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FOX "Fox News Sunday with Chris Wallace" - Transcript: Affordable Care Act Enrollment


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WALLACE: The White House announced this week a surge of signups for ObamaCare, but that doesn't stop five Democratic senators and one independent, some of them facing tough re-election battles this fall, from offering several big changes to ObamaCare.

Joining us now from Maine, Angus King, an independent, one of the senators proposing those fixes.

And here in studio, Wyoming Senator John Barrasso, a GOP leader and a doctor.

Well, the White House announced this week more than 6 million people now total have signed up for private health insurance on the exchanges including 1.8 million so far just in March. But they still have no numbers for how many people have paid for coverage, how many so-called young invincibles have sign up or how many people have signed up who were previously uninsured. Senator Barrasso, given that, how much is this 6 million number actually mean?

SEN. JOHN BARRASSO, R-WYO.: I don't think it means anything, Chris. The -- I think they're cooking the books on this. People want to know the answers to that. They also want to know once all of this is said and done, what kind of insurance will those people actually have? Will they be able to keep the doctors that they want? How much more is it going to cost them? And we know that some of the best cancer hospitals in the country want very little to do with people that actually buy this insurance on the ObamaCare exchanges.

WALLACE: Let's stick -- wait, wait, wait, wait. Let me ask a question for the senator and then I'm going to bring you in on exactly that issue. Because while the White House is not offering numbers in some of those internal issues, their insurance companies and some private studies have offered some numbers. Let's put those up on the screen. The administration said they needed 38 percent of the risk pool to be young, healthy people. So far it looks like there are only a quarter of the enrollees. Studies have found only 27 percent of those who signed up were previously uninsured and up to 23 percent of the 6 million figure haven't paid yet. Senator King, aren't those big holes in the 6 million number that the administration is touting?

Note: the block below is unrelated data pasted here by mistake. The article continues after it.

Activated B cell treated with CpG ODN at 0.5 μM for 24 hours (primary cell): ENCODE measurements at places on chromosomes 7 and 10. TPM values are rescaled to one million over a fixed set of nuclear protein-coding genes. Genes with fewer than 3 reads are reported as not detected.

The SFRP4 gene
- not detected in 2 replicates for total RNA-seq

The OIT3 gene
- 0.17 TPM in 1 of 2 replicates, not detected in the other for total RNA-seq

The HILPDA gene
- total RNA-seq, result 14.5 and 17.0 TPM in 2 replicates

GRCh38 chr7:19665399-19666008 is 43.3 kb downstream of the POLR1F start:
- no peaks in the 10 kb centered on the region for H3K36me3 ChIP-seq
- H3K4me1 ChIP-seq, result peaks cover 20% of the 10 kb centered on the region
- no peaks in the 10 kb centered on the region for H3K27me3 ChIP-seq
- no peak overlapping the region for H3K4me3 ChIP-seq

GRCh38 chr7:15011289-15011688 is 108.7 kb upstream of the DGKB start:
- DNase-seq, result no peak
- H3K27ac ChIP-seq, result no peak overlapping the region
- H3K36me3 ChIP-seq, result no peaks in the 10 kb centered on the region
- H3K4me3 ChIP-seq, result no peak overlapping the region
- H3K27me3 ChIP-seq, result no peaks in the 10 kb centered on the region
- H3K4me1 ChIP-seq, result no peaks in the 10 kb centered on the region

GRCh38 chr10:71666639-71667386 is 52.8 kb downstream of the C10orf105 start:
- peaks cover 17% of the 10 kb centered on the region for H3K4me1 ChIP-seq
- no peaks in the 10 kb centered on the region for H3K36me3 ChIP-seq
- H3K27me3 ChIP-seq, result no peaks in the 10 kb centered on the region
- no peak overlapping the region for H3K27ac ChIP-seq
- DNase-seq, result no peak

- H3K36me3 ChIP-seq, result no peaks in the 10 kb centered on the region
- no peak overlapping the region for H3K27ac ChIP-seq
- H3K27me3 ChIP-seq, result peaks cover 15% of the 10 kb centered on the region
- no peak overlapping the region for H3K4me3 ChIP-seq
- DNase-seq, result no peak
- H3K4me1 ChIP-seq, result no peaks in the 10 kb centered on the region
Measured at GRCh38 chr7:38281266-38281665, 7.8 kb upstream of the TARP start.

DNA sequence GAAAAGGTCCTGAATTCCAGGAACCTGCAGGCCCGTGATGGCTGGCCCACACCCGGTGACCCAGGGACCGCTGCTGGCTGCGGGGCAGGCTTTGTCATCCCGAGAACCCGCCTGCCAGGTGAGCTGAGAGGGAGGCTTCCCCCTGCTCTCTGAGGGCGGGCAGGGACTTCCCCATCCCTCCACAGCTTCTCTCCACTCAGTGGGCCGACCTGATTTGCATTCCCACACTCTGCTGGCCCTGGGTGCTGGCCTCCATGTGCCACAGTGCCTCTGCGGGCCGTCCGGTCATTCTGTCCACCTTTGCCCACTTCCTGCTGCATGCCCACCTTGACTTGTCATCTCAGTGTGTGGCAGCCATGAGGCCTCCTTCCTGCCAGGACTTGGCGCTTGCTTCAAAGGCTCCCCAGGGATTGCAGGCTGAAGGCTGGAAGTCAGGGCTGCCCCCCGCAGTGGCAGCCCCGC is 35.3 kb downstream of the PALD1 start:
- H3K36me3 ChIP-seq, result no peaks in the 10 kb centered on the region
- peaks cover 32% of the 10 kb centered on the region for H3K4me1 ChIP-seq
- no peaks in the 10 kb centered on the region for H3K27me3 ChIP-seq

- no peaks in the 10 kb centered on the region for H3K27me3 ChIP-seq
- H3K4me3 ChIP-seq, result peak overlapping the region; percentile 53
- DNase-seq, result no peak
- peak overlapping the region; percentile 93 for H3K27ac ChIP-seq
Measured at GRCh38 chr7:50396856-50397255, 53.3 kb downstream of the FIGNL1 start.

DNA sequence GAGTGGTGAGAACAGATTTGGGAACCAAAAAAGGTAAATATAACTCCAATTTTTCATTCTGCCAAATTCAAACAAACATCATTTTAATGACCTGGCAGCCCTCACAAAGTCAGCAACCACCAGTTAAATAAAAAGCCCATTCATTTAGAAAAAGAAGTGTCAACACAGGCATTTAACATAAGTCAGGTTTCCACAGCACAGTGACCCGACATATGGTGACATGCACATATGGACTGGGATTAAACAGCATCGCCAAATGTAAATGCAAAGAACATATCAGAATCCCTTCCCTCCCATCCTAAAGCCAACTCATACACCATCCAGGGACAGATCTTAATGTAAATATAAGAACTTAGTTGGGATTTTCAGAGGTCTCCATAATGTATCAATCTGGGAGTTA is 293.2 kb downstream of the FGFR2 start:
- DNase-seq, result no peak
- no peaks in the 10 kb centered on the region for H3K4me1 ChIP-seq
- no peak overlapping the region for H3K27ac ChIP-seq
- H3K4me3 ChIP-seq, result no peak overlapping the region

SEN. ANGUS KING, I-ME.: Well, in the first place, I checked the numbers this morning. It is now 6,563,000. 6.5 million just in the last few days. There were 500,000 people on the call centers on Friday and a million and a half on the website. And those numbers don't come from the White House. There's a wonderful website, private Website by a guy named Charles Gaba who is collecting data from all across the country. So there really is a huge surge. Number two, the president of WellPoint, which is one of the big national insurance companies said a couple of weeks ago that the signups are getting younger by the day. In other words, younger people not surprisingly are the last people to sign up. I suspect that's who is signing up today and tomorrow. And so I think the data is making a lot of difference. As far as ...

WALLACE: Wait. Let me just say -- If I may just ask you ...

KING: The numbers are going up on that.

WALLACE: If I can just ask you, though, what about the number that are uninsured, which seems to be about a quarter and what about the number of -- that haven't paid, which is also about a quarter?